Marathon training: sometimes the best decision is not to run at all

Taking a break to manage an injury or fatigue is often the right but difficult call

September is the month where running plans dictate the weekend agenda for Dublin Marathon runners. Invitations for nights out are reluctantly refused as weekend morning long runs require fresh heads as well as fresh legs. We are hitting the peak of marathon mileage and each long weekend run is now on the scary side of 15 miles. It can feel like running is taking over the best part of the week between preparation, running and recovery. But hang in there, these days don’t last forever and this time next month you will be only weeks away from marathon day.

Assuming you have been well behaved and followed my tips all summer, you should now have a few months of running history in your training log. A series of summer memories and lessons learned are now logged on paper. Indeed, you may have made a few mistakes on the road and have had a bad run or two but remember each of these experiences are an important part of the marathon journey. We all make mistakes and it’s much better to make them now than on race day.

Plan for autumn

With eight weeks to go until the main event, now is a good time to look back over your progress and plan ahead for the autumn. Congratulations if you are still on track with your original plan. Keep going in the direction you are heading. However, if you have not had the summer you had hoped for, now is the time to reassess your marathon goal, set a more realistic target and adapt your training plan to suit. No matter how training has gone, you have the future ahead and, based on your fitness, physical freshness and any underlying niggles or injuries, you can make a more realistic plan of what is possible for you now in these next two months.

I strongly encourage you to continue to keep track of your progress in your training diary this month or if you have let it lapse dig out the dusty diary and start writing. I cannot overestimate how important having notes on paper is for a nervous marathoner. It may seem a chore now, but it provides reassurance once the race day panics kick in. All these months of marathon training can blur into one long run in October. Being able to read through the history of these long runs in detail will calm many an anxious marathoner’s mind and help us realise all we have achieved to date.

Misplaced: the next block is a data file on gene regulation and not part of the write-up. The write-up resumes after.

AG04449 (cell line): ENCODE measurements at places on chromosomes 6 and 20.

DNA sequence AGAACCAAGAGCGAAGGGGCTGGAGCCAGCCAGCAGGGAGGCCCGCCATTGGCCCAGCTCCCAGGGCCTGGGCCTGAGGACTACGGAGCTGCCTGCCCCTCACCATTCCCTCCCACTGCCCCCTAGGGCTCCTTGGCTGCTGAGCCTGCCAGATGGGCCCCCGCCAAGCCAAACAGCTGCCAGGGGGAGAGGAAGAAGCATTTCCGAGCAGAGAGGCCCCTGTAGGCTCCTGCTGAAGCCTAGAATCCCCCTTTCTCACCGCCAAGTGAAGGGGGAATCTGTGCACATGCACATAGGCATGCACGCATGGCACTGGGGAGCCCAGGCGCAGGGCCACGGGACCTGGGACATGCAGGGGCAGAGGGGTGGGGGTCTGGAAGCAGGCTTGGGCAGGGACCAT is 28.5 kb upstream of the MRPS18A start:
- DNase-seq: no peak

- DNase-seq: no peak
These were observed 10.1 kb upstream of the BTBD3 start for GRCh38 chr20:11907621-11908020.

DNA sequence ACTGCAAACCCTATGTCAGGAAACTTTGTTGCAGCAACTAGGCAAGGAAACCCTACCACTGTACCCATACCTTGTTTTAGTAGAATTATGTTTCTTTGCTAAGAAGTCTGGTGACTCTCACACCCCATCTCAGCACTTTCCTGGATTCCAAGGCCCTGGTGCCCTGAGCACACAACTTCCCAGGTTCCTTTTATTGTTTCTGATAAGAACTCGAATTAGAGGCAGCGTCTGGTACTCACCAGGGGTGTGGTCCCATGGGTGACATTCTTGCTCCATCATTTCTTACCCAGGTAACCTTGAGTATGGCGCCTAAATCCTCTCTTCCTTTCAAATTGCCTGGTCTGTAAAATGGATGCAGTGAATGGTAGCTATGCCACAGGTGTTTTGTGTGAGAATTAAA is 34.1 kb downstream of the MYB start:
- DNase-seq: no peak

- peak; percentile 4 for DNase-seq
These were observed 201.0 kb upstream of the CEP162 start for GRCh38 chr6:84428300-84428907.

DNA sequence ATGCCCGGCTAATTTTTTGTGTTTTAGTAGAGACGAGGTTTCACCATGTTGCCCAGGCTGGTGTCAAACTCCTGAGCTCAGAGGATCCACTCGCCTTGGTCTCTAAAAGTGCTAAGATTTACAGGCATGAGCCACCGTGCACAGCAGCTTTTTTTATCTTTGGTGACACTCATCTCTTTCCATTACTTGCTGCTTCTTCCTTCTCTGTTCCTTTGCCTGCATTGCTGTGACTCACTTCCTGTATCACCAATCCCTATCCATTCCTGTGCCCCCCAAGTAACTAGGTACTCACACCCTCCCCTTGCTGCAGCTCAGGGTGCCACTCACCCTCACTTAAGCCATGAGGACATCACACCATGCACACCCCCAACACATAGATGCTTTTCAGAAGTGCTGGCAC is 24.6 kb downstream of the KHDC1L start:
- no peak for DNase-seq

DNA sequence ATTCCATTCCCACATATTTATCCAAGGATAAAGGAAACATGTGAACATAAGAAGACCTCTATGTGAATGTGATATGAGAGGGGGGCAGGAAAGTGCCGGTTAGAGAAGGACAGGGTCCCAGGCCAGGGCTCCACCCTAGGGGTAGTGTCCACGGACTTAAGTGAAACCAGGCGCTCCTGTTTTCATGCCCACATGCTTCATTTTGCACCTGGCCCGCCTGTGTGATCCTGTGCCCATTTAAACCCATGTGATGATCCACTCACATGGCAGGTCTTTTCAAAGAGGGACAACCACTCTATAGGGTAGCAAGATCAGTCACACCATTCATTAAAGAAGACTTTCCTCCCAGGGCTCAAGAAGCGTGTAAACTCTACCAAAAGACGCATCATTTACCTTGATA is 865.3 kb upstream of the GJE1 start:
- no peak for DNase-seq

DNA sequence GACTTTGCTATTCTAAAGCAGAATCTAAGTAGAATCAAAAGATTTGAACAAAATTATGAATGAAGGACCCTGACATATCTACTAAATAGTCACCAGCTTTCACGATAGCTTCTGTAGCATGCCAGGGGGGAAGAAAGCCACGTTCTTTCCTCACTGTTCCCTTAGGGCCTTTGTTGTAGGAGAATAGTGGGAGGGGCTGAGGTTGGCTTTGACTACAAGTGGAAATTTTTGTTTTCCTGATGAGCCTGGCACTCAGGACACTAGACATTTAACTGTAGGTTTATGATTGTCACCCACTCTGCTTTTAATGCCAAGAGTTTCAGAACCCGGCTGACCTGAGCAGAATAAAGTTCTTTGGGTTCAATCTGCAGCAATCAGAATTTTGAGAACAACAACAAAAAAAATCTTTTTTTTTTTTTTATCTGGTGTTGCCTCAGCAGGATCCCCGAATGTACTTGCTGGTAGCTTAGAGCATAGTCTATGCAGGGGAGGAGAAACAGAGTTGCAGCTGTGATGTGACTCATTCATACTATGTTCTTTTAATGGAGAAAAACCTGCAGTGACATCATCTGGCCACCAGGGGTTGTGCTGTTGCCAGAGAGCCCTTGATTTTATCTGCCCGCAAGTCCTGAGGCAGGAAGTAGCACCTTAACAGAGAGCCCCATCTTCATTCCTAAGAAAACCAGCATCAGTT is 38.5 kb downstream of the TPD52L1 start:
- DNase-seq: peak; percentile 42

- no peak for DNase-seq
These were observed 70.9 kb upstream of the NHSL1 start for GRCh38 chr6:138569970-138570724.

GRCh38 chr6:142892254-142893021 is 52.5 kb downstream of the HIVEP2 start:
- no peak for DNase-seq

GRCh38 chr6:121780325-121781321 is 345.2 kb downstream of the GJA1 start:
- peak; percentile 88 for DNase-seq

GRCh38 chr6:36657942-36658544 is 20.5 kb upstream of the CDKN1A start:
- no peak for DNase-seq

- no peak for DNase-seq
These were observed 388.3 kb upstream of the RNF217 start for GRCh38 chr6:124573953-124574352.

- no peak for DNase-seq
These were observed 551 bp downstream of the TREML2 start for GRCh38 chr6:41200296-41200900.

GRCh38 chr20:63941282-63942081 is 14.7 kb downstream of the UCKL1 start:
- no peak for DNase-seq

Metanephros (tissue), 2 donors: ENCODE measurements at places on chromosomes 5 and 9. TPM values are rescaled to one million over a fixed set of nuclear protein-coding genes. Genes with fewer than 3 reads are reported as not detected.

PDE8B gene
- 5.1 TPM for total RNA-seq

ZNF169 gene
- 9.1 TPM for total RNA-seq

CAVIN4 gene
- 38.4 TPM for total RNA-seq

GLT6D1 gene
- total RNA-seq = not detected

Create more memories by adding some variety to your final few long runs

Regardless of the marathon nerves for the 26 miles that await in October, you might already be anxious about the September training schedule. As always, try not to focus too much on the future and concentrate only on what you can do this week to help your marathon preparation.

If this week goes well, the rest of the month is more likely to go in your favour. You will be a different runner by the time you hit the peak mileage at the end of the month. That runner will be well able for the distance with good preparation now.

Appreciate each mile

Every long run is a stepping stone to get you to next week and, ultimately, to the marathon distance in good shape. Treat each long run like an event in itself to be celebrated. Appreciate every mile rather than just consider these long runs as days to tick off the training calendar.

Create more memories by adding some variety to your final few long runs. Make the miles more enjoyable by finding a new route, enlisting friends to meet you for a few miles or even plot a route to end near water for an energising dip as a post-run reward.

Almost everyone hits a bad patch in marathon training. Often we can feel like we are the only one who struggles but be assured that most of us have bad days or even bad weeks. Accept when the time arrives for you and try not to panic.

Sometimes the best training decision is not to run at all. Taking a break to help manage an injury or fatigue is often the right but difficult call. Indeed, sitting at home may feel mentally harder than running 18 miles. Knowing all your running buddies are adding up miles can be unsettling. Try not to focus on their training and, instead, use the time wisely on mental training, journaling, flexibility and strength training or, indeed, make some lists for race day.

If you are not in a position to do a long run for injury or time reasons, consider breaking up the mileage over the weekend. Spread the long run mileage across two consecutive days. I have recommended this approach to many runners who are anxious about losing fitness or who are building back up after a setback.

New challenges

No one has a perfect training route to the marathon. Accept that each week may bring a new challenge but head into it openminded, accepting that there are lessons to be learned on every route. The runs that don’t go to plan are in fact the ones from which you learn the most.

September is the month where endurance, strength and confidence are consolidated. Being a little selfish this month and indeed making a few social sacrifices will stand to you in the future.

There are just four weekends left this September and if you finish the month knowing you have done all you can to help your marathon training, you will head into the final countdown assured that your legs as well as your head are in the best position they can be for marathon month.

Mary Jennings is founder and running coach at